The largest oil terminal in the world, Ras Tanura, is located on the eastern coast of Saudi Arabia, along the Persian Gulf. From Ras Tanura’s control tower, you can see the classic totems of oil’s dominion — supertankers coming and going, row upon row of storage tanks and miles and miles of pipes. Ras Tanura, which I visited in June, is the funnel through which nearly 10 percent of the world’s daily supply of petroleum flows. Standing in the control tower, you are surrounded by more than 50 million barrels of oil, yet not a drop can be seen.

‘The world has never faced a problem like this,’ a report for the U.S. Energy Department concludes. ‘Previous energy transitions (wood to coal and coal to oil) were gradual and evolutionary; oil peaking will be abrupt and revolutionary.

The oil is there, of course. In a technological sleight of hand, oil can be extracted from the deserts of Arabia, processed to get rid of water and gas, sent through pipelines to a terminal on the gulf, loaded onto a supertanker and shipped to a port thousands of miles away, then run through a refinery and poured into a tanker truck that delivers it to a suburban gas station, where it is pumped into an S.U.V. — all without anyone’s actually glimpsing the stuff. So long as there is enough oil to fuel the global economy, it is not only out of sight but also out of mind, at least for consumers.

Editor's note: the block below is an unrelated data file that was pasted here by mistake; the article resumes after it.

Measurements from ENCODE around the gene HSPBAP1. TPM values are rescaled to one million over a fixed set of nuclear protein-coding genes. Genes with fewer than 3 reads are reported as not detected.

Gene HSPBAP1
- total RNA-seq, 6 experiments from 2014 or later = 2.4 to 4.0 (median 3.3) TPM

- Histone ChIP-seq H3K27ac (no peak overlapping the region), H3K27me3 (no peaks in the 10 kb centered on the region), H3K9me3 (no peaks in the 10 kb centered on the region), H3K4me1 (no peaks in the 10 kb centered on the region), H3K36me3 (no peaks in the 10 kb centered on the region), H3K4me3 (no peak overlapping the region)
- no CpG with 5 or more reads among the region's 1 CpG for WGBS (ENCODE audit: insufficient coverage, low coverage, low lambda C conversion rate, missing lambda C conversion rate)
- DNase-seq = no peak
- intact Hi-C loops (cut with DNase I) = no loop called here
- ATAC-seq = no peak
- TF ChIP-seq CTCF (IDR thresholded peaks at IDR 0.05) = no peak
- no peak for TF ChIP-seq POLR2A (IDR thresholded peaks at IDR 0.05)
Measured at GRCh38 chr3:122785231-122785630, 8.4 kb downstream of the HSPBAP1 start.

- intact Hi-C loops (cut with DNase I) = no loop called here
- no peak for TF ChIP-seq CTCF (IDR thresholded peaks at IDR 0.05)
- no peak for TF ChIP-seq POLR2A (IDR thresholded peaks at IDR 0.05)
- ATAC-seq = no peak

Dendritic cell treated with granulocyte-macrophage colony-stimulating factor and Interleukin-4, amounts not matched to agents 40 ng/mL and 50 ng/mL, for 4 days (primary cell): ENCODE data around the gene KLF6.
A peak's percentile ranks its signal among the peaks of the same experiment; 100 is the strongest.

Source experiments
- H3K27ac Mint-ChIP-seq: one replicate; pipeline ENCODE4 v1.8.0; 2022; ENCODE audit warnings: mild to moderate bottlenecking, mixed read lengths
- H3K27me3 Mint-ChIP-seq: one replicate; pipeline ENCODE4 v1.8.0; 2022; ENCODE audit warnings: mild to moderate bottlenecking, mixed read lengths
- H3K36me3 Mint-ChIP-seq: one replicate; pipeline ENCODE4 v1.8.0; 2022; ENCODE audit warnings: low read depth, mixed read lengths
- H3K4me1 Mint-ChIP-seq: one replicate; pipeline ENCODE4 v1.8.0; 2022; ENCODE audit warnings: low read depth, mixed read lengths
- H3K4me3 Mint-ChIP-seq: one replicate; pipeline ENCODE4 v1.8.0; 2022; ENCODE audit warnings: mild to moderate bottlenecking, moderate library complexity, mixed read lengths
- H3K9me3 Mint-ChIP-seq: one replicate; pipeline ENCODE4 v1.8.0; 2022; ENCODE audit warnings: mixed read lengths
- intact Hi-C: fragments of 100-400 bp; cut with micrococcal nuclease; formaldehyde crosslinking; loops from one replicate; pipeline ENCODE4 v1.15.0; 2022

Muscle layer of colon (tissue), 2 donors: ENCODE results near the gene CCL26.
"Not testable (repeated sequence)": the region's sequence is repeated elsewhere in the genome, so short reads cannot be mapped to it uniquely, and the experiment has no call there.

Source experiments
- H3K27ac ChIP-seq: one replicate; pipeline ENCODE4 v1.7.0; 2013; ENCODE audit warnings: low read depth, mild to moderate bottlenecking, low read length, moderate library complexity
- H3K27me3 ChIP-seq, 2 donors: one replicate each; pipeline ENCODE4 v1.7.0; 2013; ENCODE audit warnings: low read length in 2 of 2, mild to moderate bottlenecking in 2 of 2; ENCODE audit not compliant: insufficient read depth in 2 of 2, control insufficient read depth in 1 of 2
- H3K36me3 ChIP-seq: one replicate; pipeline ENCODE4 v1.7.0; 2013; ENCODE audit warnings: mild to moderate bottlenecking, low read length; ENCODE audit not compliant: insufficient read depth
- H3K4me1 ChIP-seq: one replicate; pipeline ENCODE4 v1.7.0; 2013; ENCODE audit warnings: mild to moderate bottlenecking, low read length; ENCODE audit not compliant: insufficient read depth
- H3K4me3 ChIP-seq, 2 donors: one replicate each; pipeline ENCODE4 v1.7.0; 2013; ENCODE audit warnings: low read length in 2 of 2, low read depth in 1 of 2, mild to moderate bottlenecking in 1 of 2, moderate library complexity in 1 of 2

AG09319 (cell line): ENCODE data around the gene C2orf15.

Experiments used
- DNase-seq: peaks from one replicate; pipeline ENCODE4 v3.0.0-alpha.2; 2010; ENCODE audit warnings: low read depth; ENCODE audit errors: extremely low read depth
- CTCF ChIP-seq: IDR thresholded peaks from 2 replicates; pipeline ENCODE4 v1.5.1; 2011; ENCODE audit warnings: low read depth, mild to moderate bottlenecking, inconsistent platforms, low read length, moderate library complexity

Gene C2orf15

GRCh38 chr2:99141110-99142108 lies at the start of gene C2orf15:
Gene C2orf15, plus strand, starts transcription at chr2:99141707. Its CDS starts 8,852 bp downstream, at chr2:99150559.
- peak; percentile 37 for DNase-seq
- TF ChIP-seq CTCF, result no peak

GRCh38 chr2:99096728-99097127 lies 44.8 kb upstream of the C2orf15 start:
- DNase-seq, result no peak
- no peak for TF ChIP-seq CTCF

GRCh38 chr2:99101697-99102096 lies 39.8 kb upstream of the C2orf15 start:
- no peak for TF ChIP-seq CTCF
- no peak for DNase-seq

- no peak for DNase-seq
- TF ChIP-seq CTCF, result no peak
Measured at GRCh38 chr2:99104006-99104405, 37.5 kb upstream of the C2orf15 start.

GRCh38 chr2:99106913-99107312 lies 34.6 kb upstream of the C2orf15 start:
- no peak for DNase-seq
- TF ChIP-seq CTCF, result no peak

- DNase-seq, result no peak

I visited Ras Tanura because oil is no longer out of mind, thanks to record prices caused by refinery shortages and surging demand — most notably in the United States and China — which has strained the capacity of oil producers and especially Saudi Arabia, the largest exporter of all. Unlike the 1973 crisis, when the embargo by the Arab members of the Organization of Petroleum Exporting Countries created an artificial shortfall, today’s shortage, or near-shortage, is real. If demand surges even more, or if a producer goes offline because of unrest or terrorism, there may suddenly not be enough oil to go around.

We’ll be seeing a great deal more of this kind of reporting… or at least we should. Sad that it has taken this long… no, not sad… irresponsible and ridiculous. Of course it is to be expected. The age of oil that has served as the foundation for America’s suburban nightmare is coming to a close folks.

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Thinking Like a Mountain… What are we?

It’s been a long while since I’ve read this but there was a time when I read through this book often… 15 years ago. Late last night someone called me… someone very dear to me and I thought of these words… hope you too might find truth and strength in them.
What are you? What am I? Intersecting cycles of water, earth, air and fire, that’s what I am, that’s what you are.